Posted by on June 7, 2017 in Graffiti / Street Art - No comments

Metro Detroit Street Art & Graffiti – 70 New Works – Spring 2017

God bless the hard working, often anonymous, and largely under-recognized painters and artists who keep our Metro Detroit street art and graffiti traditions alive, vibrant and relevant as hell. We present to y’all here, in narrative form, the results of our most recent Detroit street art explorations, ranging from the inner city’s deepest ‘hoods to the metro area’s most distant suburbs, discovered and shot between the months of February and June in the year 2017. Enjoy…..

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February gave us our first great find of 2017, located on the south-facing retaining wall of the Joseph Campau Street railroad overpass, just north of the intersection of Jos Campau & Hamtramck Drive in, of course, the great city of Hamtramck. Burt Reynolds. Didn’t see that coming. “Sometimes you are the tree and sometimes you are the dog,” reads the inscription. Is that a Best Little Whorehouse in Texas line? Cannonball Run? Anyone? Anyone? Beuller??

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Weren’t ’til mid-April that we discovered an entire group of pieces in one location worth shooting. Find these eight street-level works by “Haeler”, “Begr” and others, plus a whole slew of more marginal offerings, on the grounds of the mostly defunct and abandoned St. Rita Catholic School at 1080 E. State Fair Avenue in Detroit. You’ll hafta drive down Hawthorne & Cameron if you wanna see ’em all……

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Shot these two dope pieces by “Bowzer” and “Swank” on the very same April day at approximately 5609 Seven Mile Road….


…..and this epic beauty at 17521 Russell Street, on our roundabout way home. It’s visible from northbound US-75 just after ya pass McNichols. Huge ups to “Dyke”, the likely winner of our 2017 High Visibility award.

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Nine short days later, on April 21st, we put in some major work around the city of Highland Park, where we found a cache of 20-something pieces ranging from borderline vandalism to borderline fine art. Representing the latter, we give you “Rensone” at 12223 Hamilton….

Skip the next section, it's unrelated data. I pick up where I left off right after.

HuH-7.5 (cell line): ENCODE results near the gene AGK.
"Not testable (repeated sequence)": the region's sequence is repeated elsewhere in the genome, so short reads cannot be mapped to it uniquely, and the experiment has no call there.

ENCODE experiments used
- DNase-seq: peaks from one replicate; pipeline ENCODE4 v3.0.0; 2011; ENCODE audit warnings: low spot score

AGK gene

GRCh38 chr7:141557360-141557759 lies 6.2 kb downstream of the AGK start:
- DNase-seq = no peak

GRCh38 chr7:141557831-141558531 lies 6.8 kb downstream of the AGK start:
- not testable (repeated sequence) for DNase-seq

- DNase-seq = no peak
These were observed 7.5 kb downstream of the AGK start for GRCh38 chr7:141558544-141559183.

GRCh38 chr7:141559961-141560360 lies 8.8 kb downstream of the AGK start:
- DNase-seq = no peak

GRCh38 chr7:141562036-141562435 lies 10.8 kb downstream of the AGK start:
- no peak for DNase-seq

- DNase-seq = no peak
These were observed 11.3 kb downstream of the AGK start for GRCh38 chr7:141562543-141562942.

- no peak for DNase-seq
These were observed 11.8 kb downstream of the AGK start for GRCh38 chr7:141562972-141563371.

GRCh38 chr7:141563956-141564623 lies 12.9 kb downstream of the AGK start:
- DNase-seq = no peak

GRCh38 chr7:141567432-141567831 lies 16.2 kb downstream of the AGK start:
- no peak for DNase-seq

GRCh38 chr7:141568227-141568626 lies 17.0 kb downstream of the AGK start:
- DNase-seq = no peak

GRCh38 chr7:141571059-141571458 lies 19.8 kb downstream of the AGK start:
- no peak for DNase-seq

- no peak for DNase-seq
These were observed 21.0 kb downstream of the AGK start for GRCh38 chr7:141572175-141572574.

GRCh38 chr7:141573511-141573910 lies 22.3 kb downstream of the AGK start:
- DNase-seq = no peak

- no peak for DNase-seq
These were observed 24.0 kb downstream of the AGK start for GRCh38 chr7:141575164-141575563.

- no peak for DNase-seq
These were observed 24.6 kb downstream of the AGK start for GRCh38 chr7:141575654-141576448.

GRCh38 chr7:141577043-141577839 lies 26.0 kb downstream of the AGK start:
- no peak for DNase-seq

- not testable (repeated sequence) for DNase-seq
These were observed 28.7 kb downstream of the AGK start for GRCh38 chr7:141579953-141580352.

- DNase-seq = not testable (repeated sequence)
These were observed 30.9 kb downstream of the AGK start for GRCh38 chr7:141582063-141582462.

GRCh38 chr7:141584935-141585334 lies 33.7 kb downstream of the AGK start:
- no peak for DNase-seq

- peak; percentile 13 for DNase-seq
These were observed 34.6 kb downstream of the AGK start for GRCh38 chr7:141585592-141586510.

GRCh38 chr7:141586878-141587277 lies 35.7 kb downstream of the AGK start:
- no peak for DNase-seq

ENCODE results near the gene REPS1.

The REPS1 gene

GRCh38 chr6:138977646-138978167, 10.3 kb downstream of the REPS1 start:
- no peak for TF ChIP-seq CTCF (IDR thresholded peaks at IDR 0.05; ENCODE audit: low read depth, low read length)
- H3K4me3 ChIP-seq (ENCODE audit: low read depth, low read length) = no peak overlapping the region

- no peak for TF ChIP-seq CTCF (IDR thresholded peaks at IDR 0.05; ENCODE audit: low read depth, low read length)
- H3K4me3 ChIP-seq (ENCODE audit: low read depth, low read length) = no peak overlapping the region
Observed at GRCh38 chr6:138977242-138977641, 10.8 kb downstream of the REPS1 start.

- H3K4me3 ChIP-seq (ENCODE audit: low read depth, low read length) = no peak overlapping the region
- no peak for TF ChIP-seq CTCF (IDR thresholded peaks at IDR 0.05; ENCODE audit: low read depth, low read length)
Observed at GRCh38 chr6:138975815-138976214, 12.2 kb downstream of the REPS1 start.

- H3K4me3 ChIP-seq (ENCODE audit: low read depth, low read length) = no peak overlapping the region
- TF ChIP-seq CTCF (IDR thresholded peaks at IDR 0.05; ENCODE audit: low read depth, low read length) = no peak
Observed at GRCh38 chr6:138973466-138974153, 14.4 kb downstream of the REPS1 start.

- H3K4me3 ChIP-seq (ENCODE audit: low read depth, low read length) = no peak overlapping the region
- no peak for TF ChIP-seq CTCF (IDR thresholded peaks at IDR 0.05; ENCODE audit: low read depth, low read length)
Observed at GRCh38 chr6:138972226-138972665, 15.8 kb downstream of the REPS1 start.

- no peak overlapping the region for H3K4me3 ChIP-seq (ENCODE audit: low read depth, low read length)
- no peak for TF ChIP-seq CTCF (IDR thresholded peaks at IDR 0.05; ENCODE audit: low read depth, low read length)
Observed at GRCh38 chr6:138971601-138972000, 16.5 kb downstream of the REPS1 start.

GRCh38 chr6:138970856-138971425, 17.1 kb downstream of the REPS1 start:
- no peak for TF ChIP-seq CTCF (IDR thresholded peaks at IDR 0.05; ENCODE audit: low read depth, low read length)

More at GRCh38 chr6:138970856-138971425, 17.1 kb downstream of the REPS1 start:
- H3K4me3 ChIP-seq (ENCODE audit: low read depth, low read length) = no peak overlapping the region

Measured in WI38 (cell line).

Found this pair a few blocks to the south at 11351 Hamilton….

….this pair by “Fucte” and “Haeler” at 75 Oakman….

….this pair at Hamilton & Manchester Parkway….

….and this pair, by “Trav” and “Chaos” at 15810 Hamilton:

Found more “Trav” on the northwest side of the intersection of Hamilton and the Davison Freeway….

….and some “Okay” on the southeast side:

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Deeper probings into the blighted urban heart of Highland Park led us to the abandoned Glen-Villa Apartments at 138 Glendale, where we found seven solid pieces by the likes of “Esey”, “Wolf”, “J-Mack”, “Jasp” and “Sew”:

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Just two blocks to the southeast, at Second & Cortland, among the relative detritus, we found a single photo-worthy piece on the derelict walls of what appeared to be at one a time a public and/or institutional building of some sort:

Another standalone piece just a block and a half away on the walls of the seemingly abandoned structure at approximately 12352 Third Avenue:

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Another half block north and one more west brought us to the abandoned former home of Highland Park’s St. Luke’s Hospital at approximately 224 Highland Street and its next-door neighbor at about 210, whose walls are home to a large collection of artless to interesting graffiti, ten of which we deemed worthy of inclusion herein:

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Three geographical outliers completed our April discoveries in the general vicinity of Highland Park, though all were actually located in the city limits of Detroit; one at Hamilton & Burlingame….

….”Nietz” at Elmhurst & Lawton….

….and “Loaf” at Monterrey & Linwood. Rest in peace, Brother.

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On April 24th we were treated to four delightful floors of “Fel3000ft” in central Mt. Clemens, nearly 20 miles north of downtown Detroit via Gratiot Avenue. Find this lovely by driving north on the unnamed alley/street that runs between Walnut and southbound Gratiot, just to east of the Fifth-Third Bank Branch at 100 Cass Avenue. Ya can’t miss it.